Image via AP.

Norma McCorvey, the anonymous plaintiff known as “Jane Roe” in the landmark 1973 Supreme Court case Roe v. Wade, has died at 69.

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According to the Washington Post, McCorvey was 22-years-old when she became pregnant for the third time in 1969. But abortion was mostly illegal in her home state of Texas, and her case was taken up by attorneys Linda Coffee and Sarah Weddington, both recently out of law school and looking for a plaintiff to try the constitutionality of Texas’s abortion law.

Roe v. Wade became a class-action suit, and the ensuing 7-to-2 ruling articulated that the decision to terminate a pregnancy is protected by a constitutional right to privacy. Though the suit had sweeping implications for generations of women to come, it actually bore little relevance to McCorvey herself. After her initial court victory, Texas launched an appeal, and by the time the Supreme Court finally handed down its decision, McCorvey’s baby was 2 1/2 years old. She’d given the child up for adoption, and only learned of the ruling in a newspaper article.

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In the years after the ruling, McCorvey became an evangelical Christian and ardent anti-abortion advocate. From ABC7:

“I’m 100 percent pro-life. I don’t believe in abortion even in an extreme situation. If the woman is impregnated by a rapist, it’s still a child. You’re not to act as your own God,” she told The Associated Press in 1998.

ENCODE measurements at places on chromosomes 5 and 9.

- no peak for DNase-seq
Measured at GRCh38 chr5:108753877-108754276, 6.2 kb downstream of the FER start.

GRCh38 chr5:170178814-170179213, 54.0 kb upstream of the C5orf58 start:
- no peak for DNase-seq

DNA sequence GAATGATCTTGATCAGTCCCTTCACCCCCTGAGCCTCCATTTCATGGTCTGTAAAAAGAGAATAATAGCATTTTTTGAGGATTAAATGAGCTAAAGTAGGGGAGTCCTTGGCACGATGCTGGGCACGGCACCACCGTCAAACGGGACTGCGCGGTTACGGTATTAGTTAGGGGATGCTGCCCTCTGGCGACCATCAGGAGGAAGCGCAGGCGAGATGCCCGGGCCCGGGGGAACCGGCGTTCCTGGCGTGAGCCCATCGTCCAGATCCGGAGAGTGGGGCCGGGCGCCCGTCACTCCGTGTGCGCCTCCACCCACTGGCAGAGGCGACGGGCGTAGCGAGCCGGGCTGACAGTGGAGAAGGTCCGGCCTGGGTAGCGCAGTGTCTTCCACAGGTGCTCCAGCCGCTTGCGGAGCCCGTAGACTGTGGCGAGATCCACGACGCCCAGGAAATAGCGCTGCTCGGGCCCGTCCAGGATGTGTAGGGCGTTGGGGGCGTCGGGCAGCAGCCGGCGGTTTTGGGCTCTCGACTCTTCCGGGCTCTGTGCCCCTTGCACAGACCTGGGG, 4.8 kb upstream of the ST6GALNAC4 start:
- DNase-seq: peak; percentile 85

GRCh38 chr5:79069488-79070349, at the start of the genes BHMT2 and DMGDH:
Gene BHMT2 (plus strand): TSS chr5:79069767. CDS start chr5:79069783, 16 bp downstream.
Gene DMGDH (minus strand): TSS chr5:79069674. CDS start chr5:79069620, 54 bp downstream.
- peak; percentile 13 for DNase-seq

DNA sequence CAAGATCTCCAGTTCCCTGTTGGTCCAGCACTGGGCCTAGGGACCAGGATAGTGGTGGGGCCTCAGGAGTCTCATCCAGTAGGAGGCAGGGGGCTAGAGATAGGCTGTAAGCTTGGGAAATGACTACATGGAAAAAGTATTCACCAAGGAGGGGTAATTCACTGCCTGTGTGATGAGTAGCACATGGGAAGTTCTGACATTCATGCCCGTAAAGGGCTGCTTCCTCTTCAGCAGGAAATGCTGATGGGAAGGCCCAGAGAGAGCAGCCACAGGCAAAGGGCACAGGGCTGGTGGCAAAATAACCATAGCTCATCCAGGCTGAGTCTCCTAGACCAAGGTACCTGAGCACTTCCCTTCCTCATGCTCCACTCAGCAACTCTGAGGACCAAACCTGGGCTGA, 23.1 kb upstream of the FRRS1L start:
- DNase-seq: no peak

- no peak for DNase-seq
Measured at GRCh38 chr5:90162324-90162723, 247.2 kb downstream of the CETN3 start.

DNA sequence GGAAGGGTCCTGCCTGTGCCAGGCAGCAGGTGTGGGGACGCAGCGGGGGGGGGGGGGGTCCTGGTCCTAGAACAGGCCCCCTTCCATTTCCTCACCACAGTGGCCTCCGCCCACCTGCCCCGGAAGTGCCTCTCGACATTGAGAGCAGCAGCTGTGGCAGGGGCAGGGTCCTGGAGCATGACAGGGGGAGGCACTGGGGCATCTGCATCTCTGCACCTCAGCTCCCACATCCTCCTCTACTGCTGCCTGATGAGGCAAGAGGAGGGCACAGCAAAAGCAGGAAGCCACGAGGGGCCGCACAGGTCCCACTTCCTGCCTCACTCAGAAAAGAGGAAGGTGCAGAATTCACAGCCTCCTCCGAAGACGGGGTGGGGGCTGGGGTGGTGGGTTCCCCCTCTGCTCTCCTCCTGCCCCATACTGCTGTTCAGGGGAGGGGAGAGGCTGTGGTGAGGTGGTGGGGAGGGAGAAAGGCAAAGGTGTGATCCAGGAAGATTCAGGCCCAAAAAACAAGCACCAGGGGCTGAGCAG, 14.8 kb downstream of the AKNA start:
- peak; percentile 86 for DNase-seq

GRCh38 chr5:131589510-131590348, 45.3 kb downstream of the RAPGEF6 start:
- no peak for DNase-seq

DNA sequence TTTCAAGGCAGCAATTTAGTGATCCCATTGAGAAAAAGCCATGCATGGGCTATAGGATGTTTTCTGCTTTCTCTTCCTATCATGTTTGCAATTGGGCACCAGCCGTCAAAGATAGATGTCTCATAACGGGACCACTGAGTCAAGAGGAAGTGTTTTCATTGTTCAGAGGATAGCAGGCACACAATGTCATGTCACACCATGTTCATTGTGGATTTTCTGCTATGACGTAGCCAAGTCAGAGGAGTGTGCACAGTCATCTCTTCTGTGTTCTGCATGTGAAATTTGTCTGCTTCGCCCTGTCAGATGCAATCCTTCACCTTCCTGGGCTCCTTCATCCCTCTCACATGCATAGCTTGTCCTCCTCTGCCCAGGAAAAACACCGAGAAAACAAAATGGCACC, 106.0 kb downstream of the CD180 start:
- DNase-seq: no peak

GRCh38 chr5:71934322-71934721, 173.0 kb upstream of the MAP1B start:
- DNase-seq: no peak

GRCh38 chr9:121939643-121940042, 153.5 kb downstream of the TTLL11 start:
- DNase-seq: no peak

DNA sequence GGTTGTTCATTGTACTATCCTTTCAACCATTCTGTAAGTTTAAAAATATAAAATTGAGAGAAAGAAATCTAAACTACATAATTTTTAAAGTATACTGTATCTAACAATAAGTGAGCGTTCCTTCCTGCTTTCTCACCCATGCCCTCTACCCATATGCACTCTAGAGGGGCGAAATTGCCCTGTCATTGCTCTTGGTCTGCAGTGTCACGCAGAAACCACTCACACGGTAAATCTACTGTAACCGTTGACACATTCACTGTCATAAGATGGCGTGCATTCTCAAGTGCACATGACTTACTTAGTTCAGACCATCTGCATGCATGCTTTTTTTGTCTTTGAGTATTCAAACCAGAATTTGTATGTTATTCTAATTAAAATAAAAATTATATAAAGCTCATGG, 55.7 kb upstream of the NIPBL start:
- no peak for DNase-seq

McCorvey only revealed that she was “Roe” in the 1980s, and spent the duration of that decade and the next as a supporter of abortion rights. Things changed once she befriended Reverend Philip “Flip” Benham, who founded the anti-abortion group Operation Rescue, eventually renamed Operation Save America. She later split from the organization, saying she found it overly confrontational. Benham, for his part, referred to McCorvey as someone who “just fishes for money.”

McCorvey died of heart failure in a Texas-assisted living home, confirmed Joshua Prager, a New York-based journalist who is writing a book about her and the decision to which she is irrevocably intertwined. She is survived by her daughter, Melissa, and two grandchildren. Nothing is known about the children McCorvey gave up for adoption.